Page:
BEIJING -- China's Liu Xiang dropped out of the 110-meter hurdles today due to a right foot injury, not the hamstring strain that kept him from competing in the United States this spring.
In the event's final first-round heat at National Stadium, officials called a false start as Liu came out of the blocks. He jogged to the first hurdle while favoring and grabbing his right leg. He turned around, tore off his hip numbers, and walked toward a stadium tunnel. When the heat restarted, his lane was empty.
"The problem for today is the injury in his foot,'' said Liu's coach Sun Haiping, who cried several times during a press conference after Liu's withdrawal. "We don't when he was hurt. It has been problem six or seven years ago.
"The injury has gone back and forth during his training and rest during the years. We arrived at Olympic Village Aug. 16 and had an MRI and the problem was in his tendon.''
The injury that forced Liu to drop out was severe pain at the juncture of the Achilles tendon and heel bone caused by a protrusion of bone. Such injuries are typically the result of repetitive stress.
"Since May, a lot of people know that he had problems with his hamstring,'' said Chinese team coach Feng Shuyong. "His hamstring problem is gone. After that, he had very good training for less than two months. His form is getting better and better.
"Last Saturday, he had some problems [with his foot]. But after treatment from doctors, we didn't realize it was so serious and it will cause a problem today. In that kind of situation, we didn't want to tell all the people that he couldn't compete. At the time, nobody knows that he couldn't compete.''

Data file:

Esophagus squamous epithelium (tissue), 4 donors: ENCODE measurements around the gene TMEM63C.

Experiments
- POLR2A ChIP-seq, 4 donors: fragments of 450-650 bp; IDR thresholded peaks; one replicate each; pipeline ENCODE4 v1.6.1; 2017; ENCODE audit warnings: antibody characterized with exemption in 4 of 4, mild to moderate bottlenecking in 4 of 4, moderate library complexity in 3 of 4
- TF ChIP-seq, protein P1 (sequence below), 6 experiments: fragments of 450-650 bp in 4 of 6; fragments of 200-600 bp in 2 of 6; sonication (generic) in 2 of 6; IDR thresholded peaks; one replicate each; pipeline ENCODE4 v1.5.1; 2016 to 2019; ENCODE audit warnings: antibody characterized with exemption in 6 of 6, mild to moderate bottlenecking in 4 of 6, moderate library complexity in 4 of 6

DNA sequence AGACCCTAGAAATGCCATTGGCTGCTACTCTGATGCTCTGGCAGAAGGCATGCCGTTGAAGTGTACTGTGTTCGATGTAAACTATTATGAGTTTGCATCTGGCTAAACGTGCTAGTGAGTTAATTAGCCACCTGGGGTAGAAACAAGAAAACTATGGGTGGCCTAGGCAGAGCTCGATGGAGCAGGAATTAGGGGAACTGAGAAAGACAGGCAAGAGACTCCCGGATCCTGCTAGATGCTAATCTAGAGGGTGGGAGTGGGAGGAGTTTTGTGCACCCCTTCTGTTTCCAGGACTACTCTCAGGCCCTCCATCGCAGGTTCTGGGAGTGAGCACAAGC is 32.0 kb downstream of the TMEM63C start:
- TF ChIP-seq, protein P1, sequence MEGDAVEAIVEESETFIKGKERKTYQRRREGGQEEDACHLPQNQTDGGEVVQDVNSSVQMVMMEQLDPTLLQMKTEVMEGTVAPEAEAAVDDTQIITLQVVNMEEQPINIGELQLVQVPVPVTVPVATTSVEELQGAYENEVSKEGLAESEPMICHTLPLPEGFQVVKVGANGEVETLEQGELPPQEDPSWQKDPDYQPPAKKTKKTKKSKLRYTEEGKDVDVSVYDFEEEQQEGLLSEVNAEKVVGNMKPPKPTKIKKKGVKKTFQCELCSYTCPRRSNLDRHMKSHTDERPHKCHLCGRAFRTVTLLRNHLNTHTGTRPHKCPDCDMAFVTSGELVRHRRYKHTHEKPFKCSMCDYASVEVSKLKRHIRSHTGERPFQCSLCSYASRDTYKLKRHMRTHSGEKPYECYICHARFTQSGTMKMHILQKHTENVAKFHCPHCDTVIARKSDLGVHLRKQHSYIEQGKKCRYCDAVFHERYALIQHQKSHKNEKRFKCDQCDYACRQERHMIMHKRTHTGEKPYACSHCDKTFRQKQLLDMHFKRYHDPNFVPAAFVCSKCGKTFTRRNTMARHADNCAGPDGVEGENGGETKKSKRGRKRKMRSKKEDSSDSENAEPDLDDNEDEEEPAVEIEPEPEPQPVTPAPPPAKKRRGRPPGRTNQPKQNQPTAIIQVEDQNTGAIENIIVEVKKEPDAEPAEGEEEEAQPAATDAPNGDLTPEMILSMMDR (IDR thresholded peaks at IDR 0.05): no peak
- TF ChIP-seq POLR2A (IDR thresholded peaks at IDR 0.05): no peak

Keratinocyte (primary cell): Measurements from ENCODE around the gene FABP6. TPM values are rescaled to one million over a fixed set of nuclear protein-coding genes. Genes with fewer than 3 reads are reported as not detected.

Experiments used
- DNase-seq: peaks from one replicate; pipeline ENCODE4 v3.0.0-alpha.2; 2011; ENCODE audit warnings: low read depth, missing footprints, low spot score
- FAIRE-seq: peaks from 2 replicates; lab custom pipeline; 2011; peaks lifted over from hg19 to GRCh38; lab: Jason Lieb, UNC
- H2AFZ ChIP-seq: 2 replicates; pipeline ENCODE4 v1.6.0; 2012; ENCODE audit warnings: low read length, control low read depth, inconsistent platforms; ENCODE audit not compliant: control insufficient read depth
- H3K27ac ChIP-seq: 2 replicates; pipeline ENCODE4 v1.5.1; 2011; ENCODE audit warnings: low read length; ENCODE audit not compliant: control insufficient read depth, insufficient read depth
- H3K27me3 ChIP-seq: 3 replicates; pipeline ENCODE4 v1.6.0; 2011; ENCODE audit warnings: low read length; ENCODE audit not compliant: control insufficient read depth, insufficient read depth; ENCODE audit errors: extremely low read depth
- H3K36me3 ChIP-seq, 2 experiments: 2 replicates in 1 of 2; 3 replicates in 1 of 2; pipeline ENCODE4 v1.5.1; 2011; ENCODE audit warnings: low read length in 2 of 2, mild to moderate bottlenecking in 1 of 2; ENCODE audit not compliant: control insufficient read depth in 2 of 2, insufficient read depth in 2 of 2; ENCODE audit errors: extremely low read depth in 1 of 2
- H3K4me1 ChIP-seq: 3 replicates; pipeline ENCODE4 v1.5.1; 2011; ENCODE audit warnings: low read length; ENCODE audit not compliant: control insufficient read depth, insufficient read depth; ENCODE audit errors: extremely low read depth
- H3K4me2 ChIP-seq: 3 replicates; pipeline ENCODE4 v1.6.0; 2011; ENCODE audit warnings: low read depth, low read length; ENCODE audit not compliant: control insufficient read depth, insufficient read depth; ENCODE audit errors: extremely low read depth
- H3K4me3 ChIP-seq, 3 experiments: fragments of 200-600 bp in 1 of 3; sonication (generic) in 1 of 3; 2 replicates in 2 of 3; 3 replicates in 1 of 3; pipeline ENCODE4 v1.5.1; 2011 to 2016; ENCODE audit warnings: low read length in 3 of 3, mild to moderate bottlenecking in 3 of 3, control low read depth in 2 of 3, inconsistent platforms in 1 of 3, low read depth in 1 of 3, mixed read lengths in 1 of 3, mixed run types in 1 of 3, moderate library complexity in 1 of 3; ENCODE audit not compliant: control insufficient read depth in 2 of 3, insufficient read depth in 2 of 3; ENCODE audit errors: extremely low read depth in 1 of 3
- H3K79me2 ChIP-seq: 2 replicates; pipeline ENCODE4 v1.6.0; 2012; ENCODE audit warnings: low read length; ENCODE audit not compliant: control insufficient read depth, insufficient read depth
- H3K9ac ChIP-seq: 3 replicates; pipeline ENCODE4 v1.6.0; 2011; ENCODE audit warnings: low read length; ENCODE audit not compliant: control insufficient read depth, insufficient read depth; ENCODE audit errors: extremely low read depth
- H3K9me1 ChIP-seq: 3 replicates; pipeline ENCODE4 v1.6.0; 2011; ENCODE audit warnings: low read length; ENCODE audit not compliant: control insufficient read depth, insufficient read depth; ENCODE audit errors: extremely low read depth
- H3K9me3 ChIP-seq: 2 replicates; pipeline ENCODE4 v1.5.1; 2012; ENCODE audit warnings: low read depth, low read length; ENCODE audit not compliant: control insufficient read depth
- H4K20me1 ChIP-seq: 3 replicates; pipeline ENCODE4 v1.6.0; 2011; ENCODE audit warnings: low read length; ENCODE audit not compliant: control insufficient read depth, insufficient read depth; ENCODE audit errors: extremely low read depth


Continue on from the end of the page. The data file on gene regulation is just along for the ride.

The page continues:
Liu's withdrawal comes as devastating news to the host country. The Chinese had eagerly anticipated Liu defending the gold he won in Athens. They had been waiting for the race since the start of the Games. The fact that Liu was already out before the competition really started left many in the crowd in tears.
"Everybody expected that Liu can do as well as he did four years ago in Athens and get another gold medal,'' said Feng. "That's the wishes of all Chinese people. I believe a lot of friends from other countries wanted to see him do the same thing as he did before.''
Moments before Liu's departure, two-time silver medalist Terrence Trammell of the United States limped off with an injured left leg.
Liu last raced May 24 at a test event at National Stadium, finishing in a relatively unimpressive 13.18 seconds. He did not compete in the Reebok Grand Prix May 31 due to his hamstring. Liu false-started at the Prefontaine Classic 10 days later, although many in the track world suspected it was an intentional because he was injured.
Heading into the Olympics his fitness and injury status were very uncertain.
"We have done everything possible,'' said Feng of the efforts undertaken by doctors and officials to help the hurdler recover. "Liu Xiang shivered a lot due to great pain. If you are injured to a certain degree, the pain is almost intolerable. I personally witness the whole process and saw how pained Liu Xiang was.
"Liu Xiang would not have withdrawn unless the pain was intolerable and he had no other way out.''